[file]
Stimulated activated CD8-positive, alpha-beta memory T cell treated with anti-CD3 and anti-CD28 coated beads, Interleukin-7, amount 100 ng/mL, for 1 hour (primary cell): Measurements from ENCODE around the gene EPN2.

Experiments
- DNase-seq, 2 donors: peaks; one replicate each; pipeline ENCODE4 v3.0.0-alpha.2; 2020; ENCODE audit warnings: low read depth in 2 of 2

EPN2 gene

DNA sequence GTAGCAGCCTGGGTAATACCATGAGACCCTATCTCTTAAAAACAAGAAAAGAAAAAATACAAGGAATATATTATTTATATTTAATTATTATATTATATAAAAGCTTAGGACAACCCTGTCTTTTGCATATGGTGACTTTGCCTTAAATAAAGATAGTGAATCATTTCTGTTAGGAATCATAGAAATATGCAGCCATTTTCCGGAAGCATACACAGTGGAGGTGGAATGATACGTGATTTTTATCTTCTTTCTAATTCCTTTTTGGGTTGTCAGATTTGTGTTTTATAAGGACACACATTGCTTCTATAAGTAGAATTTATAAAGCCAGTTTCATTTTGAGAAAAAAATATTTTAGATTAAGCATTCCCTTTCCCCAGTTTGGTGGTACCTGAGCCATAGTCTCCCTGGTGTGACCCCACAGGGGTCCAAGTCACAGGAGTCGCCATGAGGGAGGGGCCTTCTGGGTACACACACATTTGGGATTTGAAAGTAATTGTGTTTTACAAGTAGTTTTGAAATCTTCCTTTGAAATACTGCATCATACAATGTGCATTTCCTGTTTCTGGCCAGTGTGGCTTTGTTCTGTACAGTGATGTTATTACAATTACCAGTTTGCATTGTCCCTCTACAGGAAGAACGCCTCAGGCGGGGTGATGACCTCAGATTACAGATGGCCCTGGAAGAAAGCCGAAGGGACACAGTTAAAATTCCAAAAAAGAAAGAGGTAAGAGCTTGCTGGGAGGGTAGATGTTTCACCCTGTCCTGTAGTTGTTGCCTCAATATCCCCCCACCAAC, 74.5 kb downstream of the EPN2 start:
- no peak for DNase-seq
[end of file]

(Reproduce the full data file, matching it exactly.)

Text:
Stimulated activated CD8-positive, alpha-beta memory T cell treated with anti-CD3 and anti-CD28 coated beads, Interleukin-7, amount 100 ng/mL, for 1 hour (primary cell): Measurements from ENCODE around the gene EPN2.

Experiments
- DNase-seq, 2 donors: peaks; one replicate each; pipeline ENCODE4 v3.0.0-alpha.2; 2020; ENCODE audit warnings: low read depth in 2 of 2

EPN2 gene

DNA sequence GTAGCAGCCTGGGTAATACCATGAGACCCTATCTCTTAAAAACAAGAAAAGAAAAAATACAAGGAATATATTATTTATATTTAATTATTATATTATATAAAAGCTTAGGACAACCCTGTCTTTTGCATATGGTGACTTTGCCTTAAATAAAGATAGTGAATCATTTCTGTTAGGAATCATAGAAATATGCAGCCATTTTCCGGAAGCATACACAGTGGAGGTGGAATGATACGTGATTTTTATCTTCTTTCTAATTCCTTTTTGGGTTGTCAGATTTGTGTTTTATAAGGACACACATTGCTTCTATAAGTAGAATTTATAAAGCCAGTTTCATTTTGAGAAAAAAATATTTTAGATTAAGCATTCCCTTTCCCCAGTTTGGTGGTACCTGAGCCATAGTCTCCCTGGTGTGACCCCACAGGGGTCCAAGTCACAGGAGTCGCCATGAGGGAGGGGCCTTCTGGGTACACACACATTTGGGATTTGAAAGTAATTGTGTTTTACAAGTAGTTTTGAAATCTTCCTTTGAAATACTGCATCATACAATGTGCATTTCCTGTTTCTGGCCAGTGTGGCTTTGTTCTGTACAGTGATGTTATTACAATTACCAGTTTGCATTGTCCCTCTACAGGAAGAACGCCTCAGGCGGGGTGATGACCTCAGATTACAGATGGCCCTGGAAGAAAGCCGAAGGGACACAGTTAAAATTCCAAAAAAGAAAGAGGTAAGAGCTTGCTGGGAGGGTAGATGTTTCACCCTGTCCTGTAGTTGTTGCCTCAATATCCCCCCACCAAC, 74.5 kb downstream of the EPN2 start:
- no peak for DNase-seq